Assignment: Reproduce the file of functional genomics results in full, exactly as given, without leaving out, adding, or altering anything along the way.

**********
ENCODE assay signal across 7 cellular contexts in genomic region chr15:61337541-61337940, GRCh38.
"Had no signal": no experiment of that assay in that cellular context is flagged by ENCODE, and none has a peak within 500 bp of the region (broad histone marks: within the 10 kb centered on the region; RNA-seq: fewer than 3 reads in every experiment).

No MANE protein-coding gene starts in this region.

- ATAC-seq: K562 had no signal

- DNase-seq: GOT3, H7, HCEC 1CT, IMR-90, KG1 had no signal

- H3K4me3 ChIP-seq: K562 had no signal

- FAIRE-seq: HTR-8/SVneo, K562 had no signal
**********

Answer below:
ENCODE assay signal across 7 cellular contexts in genomic region chr15:61337541-61337940, GRCh38.
"Had no signal": no experiment of that assay in that cellular context is flagged by ENCODE, and none has a peak within 500 bp of the region (broad histone marks: within the 10 kb centered on the region; RNA-seq: fewer than 3 reads in every experiment).

No MANE protein-coding gene starts in this region.

- ATAC-seq: K562 had no signal

- DNase-seq: GOT3, H7, HCEC 1CT, IMR-90, KG1 had no signal

- H3K4me3 ChIP-seq: K562 had no signal

- FAIRE-seq: HTR-8/SVneo, K562 had no signal